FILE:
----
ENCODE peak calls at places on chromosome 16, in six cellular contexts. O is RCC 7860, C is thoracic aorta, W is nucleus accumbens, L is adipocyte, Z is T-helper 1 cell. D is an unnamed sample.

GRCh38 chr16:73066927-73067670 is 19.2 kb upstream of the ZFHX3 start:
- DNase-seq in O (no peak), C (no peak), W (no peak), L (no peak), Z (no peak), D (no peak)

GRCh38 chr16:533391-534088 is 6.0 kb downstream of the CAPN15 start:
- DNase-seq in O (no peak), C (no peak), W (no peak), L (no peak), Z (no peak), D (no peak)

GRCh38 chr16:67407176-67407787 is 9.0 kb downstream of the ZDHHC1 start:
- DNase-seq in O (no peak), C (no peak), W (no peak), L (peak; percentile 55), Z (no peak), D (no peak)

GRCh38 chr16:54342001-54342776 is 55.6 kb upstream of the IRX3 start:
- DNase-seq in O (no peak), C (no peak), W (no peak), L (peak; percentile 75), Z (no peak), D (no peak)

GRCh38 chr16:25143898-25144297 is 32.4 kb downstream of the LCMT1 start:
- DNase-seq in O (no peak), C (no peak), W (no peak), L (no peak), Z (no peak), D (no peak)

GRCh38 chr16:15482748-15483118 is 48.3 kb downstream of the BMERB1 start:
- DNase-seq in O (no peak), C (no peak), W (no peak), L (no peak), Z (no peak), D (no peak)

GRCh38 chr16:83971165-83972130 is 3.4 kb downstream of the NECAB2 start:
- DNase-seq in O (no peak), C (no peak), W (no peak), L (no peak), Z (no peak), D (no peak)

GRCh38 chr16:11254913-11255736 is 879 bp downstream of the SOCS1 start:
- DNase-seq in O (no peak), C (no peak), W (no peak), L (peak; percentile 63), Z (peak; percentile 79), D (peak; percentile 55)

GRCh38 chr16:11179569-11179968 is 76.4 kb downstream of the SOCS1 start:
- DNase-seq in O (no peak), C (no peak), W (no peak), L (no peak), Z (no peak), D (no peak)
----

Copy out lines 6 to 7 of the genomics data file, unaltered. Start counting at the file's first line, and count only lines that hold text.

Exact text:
GRCh38 chr16:67407176-67407787 is 9.0 kb downstream of the ZDHHC1 start:
- DNase-seq in O (no peak), C (no peak), W (no peak), L (peak; percentile 55), Z (no peak), D (no peak)